In the final against England, Pakistan started poorly, but soon recovered and were in a good position, thanks to a 139 run partnership between the skipper Imran Khan and Javed Miandad. Inzamam blitzed a quick 42 off 35 balls and Wasim Akram dazzled the crowd with a fierce 33 off 19. Pakistan ended with 249 for 6. With a fiery spell of bowling, Akram claimed the key wicket of Ian Botham for 0 with the new ball. When he was brought back later, he delivered a fatal blow to the English batting line-up by dismissing Alan Lamb and Chris Lewis in successive balls. England never recovered, and Pakistan won the World Cup by 22 runs. It was the pinnacle of Pakistan’s cricketing history.
In the 1996 World Cup, Pakistan failed to impress with only a quarter-final appearance. In 1999, they once again made it to the World Cup final, this time against Australia. They put up a dismal performance with the bat, being bowled out for just 132 runs. Australia cruised to an 8 wicket victory. It was a disappointing performance from a team that came into the semi-finals at the top of the tables. In the 2003 and 2007 World Cups, Pakistan fared very poorly, exiting the tournament in the first round on both occasions.
Pakistan has been very successful in the Twenty20 version of the game. At the Inaugural ICC World Twenty20 held in South Africa, they emerged runners-up to rivals India. It was a fierce contest between both nations after they had both suffered early exits at the Cricket World Cup earlier that year. Both teams had a point to prove. In a final that went to the very last over, Pakistan posted a total of 152 to which India replied with 157. The popularity of the game was recognised and plans have been made for it to be incorporated into Pakistan’s domestic cricket scene.
Pakistan cricketing greats
With 3807 runs and 362 wickets in test cricket, and 3709 runs and 182 wickets in ODIs, he is considered one of the greatest all-rounders of all time. He will also be forever remembered by his countrymen for leading Pakistan, in its 1992 World Cup victory.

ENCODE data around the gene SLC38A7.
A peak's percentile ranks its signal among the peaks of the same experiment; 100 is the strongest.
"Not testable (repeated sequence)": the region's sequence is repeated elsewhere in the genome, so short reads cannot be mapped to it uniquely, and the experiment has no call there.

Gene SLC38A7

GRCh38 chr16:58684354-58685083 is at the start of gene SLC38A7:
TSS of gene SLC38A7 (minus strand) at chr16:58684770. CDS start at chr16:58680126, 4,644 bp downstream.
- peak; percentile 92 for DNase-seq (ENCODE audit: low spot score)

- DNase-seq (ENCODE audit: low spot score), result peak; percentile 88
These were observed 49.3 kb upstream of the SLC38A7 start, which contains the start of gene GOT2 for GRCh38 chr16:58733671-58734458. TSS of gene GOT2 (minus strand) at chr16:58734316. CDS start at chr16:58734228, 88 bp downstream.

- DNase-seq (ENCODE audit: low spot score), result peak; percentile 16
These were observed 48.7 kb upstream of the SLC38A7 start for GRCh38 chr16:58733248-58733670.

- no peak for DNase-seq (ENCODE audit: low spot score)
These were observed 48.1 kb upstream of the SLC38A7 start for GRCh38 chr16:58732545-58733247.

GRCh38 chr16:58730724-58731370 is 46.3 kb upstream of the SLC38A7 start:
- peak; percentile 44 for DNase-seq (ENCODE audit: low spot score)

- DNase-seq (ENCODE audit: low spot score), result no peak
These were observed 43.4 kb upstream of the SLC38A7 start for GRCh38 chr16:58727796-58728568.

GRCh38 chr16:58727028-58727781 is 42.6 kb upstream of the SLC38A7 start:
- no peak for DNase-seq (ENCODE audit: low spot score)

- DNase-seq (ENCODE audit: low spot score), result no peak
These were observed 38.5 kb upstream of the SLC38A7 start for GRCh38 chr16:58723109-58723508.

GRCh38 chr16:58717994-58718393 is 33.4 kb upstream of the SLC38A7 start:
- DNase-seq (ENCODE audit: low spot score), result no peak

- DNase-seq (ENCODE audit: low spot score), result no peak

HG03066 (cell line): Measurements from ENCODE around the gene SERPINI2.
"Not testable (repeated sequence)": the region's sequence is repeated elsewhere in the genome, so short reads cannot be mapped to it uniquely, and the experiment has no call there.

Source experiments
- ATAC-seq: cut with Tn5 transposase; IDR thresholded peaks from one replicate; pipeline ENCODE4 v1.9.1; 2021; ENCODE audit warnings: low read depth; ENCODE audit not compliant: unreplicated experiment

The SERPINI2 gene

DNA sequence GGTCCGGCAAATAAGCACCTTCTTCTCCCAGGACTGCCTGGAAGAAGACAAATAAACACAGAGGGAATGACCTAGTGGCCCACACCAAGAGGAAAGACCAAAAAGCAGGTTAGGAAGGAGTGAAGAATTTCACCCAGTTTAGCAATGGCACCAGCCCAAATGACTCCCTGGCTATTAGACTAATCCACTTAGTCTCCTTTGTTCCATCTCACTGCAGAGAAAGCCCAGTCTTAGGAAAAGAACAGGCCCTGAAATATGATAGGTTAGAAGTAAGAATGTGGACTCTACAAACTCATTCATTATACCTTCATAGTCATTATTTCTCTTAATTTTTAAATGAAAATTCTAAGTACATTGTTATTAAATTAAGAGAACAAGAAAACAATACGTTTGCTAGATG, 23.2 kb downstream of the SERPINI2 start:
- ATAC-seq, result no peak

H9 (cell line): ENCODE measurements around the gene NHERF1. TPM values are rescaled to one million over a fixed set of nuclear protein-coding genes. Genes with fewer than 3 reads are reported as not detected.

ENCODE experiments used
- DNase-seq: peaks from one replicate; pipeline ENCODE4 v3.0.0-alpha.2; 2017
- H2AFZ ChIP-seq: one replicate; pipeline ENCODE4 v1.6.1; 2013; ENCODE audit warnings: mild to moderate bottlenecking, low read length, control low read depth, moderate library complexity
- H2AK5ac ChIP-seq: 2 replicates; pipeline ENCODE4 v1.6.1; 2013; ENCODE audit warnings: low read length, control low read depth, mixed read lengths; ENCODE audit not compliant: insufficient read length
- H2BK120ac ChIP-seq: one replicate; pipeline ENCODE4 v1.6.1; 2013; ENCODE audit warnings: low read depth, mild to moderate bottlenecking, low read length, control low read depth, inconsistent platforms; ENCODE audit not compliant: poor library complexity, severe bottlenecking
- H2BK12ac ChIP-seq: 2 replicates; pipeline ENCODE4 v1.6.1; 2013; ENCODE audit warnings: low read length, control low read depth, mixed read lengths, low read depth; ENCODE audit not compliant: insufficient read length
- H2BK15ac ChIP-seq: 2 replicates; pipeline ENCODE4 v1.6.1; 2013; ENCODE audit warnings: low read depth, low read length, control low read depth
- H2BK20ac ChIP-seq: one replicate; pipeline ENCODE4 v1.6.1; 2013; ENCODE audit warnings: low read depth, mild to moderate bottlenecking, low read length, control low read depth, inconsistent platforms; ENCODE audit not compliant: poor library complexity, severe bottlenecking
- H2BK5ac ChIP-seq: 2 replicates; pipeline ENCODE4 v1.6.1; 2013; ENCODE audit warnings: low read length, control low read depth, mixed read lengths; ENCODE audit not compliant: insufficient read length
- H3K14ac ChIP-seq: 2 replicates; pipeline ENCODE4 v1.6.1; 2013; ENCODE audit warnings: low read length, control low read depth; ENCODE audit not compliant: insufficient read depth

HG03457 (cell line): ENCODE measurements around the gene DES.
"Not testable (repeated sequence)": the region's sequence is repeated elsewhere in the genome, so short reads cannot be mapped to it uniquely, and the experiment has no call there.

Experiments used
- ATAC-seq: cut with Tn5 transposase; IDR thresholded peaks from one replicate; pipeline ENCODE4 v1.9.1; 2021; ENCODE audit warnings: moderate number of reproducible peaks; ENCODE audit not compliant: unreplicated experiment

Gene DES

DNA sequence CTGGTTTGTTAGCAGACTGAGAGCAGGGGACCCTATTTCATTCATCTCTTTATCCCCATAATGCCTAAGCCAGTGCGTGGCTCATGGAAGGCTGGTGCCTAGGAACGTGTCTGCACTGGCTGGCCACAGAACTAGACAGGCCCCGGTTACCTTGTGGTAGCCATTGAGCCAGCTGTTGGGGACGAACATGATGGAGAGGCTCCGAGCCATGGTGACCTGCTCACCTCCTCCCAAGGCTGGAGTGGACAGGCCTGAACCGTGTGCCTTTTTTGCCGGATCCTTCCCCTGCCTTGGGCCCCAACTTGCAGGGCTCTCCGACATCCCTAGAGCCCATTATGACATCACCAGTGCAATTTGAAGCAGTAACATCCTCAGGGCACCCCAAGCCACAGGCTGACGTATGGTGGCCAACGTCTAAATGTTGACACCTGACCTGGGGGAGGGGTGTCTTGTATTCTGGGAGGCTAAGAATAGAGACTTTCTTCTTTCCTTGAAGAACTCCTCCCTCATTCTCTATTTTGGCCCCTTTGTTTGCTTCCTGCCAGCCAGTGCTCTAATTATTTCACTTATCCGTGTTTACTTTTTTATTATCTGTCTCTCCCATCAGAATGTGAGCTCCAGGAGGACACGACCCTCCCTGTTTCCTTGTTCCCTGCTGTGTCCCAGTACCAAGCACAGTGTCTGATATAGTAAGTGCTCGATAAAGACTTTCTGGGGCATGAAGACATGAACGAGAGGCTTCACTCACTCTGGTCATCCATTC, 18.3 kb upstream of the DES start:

With 502 ODI wickets to his name, he is the highest wicket taker in this version of cricket. He also played a vital role in Pakistan’s 1992 World Cup victory, and captained the side when it made the 1999 World Cup final. He is regarded as the finest swing bowler in the history of the game, with a master class in reverse swing bowling. He has also been responsible for rescuing Pakistan on many occasions with his tight bowling spells in the final stages of a match.
One of Pakistan’s finest batsmen, Anwar holds the record for the highest score in ODI cricket, a massive 194 runs against India in 1997. He is the first batsman to score 23 successive centuries on 3 occasions in their career. Anwar possessed a wide array of shots, along with an immaculate batting technique.
With 11,739 ODI runs and over 8000 runs in test matches, Inzamam or Inzi as he is known among fans, is one of Pakistan’s most successful batsmen. He is known for his tremendous ability to bat under pressure and has also been responsible for leading Pakistan to memorable victories in the recent past. He will be remembered for his contributions in the 1992 World Cup when he almost single handedly rescued Pakistan in their semi-final match against New Zealand.